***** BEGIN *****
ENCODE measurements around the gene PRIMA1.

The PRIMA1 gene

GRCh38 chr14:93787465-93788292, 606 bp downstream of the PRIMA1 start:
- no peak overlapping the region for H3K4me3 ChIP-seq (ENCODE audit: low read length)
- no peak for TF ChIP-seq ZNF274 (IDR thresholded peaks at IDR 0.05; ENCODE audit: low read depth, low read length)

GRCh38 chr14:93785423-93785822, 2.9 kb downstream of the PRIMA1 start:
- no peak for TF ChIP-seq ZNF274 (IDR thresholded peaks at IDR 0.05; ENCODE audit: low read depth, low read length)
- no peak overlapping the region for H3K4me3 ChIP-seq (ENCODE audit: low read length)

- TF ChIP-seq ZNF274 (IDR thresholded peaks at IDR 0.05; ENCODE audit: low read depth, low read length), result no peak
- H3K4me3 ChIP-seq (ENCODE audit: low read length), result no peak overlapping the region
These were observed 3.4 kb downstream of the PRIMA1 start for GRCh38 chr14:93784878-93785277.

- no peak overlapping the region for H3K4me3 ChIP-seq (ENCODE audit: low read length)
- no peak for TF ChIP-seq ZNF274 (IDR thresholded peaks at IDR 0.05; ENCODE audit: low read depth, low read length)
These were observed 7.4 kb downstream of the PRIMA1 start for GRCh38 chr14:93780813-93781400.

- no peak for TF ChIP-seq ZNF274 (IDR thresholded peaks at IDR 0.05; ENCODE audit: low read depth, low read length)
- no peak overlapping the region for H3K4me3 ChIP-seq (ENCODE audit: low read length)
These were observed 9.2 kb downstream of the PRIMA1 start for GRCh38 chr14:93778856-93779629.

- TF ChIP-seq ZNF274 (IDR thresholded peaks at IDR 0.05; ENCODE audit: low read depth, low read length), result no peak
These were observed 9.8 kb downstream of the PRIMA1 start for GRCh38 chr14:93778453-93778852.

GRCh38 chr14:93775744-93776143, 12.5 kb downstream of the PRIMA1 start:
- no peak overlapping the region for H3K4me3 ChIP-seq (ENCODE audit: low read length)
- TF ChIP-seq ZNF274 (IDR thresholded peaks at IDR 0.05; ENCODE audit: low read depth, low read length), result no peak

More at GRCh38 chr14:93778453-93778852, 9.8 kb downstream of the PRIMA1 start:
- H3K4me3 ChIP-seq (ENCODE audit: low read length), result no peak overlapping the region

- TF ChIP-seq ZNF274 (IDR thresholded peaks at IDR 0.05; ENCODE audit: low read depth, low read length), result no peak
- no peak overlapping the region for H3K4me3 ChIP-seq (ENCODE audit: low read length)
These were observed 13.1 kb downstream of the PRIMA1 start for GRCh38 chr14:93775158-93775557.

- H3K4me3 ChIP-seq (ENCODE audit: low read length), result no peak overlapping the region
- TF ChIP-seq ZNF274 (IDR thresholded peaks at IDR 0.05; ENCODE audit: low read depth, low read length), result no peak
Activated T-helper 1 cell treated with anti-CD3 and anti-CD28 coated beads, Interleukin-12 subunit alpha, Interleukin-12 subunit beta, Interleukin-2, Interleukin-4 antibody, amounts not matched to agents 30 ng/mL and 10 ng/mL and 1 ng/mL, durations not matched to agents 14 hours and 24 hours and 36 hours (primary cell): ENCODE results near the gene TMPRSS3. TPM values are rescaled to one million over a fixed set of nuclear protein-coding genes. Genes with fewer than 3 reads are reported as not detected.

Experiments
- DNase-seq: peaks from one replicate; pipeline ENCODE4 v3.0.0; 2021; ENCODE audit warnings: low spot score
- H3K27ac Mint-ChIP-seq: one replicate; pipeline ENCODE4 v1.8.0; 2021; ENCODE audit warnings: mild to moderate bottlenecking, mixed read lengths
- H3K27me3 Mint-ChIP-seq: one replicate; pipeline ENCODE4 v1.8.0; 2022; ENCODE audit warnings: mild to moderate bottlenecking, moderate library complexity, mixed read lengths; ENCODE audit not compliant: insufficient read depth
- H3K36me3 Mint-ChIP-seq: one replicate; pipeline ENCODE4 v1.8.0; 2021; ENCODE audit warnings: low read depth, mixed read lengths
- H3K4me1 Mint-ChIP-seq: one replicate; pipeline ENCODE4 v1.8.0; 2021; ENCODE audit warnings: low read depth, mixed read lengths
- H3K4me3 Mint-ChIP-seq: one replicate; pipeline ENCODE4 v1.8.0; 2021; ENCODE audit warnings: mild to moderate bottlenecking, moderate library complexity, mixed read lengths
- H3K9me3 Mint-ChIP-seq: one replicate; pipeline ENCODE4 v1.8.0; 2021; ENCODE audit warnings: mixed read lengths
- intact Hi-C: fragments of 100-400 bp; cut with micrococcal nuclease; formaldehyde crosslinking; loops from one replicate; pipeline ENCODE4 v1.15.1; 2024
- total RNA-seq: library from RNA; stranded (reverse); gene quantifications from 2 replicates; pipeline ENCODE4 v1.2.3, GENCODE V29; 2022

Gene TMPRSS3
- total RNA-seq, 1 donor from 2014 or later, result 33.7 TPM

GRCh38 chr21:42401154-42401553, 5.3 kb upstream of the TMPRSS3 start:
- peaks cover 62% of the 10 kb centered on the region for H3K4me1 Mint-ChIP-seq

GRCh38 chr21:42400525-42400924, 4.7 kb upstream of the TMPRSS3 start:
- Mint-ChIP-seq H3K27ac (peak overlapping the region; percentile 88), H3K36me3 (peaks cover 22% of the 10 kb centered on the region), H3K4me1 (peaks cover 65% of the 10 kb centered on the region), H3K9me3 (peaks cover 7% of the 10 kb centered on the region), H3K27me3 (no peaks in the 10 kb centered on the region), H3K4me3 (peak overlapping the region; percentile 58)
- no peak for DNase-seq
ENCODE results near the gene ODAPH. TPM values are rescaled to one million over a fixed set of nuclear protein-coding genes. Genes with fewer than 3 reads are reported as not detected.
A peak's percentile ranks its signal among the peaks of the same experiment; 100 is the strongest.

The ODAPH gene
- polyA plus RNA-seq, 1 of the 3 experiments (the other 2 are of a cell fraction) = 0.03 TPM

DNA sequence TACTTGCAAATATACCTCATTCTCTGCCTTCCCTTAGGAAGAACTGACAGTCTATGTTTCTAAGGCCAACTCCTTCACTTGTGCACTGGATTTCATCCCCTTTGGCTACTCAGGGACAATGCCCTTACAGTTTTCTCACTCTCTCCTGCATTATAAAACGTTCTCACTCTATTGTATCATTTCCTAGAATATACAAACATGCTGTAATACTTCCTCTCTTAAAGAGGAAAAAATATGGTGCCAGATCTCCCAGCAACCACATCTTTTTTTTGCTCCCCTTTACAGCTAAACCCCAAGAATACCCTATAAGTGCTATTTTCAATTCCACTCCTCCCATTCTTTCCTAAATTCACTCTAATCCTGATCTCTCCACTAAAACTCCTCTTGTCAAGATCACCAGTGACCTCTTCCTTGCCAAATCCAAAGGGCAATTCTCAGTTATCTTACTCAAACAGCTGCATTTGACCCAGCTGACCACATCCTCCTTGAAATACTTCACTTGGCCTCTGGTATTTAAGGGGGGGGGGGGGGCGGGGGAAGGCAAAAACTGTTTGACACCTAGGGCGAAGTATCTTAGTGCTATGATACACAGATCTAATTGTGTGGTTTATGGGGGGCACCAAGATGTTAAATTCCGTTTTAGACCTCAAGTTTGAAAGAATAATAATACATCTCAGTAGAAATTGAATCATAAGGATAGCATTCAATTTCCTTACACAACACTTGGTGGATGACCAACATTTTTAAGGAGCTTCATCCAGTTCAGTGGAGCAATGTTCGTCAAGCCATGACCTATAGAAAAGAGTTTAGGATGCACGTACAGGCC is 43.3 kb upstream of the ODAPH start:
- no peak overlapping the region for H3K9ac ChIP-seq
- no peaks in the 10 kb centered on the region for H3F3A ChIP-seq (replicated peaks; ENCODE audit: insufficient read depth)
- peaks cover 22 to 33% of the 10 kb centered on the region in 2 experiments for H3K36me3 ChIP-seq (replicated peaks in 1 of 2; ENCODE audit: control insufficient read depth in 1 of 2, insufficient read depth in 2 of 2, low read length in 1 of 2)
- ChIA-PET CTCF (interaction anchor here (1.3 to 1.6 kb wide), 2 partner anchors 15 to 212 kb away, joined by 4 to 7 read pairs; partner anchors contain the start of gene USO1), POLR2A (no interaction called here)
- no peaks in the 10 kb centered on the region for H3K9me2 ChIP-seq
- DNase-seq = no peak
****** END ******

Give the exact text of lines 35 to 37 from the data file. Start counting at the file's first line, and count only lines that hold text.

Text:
- H3K36me3 Mint-ChIP-seq: one replicate; pipeline ENCODE4 v1.8.0; 2021; ENCODE audit warnings: low read depth, mixed read lengths
- H3K4me1 Mint-ChIP-seq: one replicate; pipeline ENCODE4 v1.8.0; 2021; ENCODE audit warnings: low read depth, mixed read lengths
- H3K4me3 Mint-ChIP-seq: one replicate; pipeline ENCODE4 v1.8.0; 2021; ENCODE audit warnings: mild to moderate bottlenecking, moderate library complexity, mixed read lengths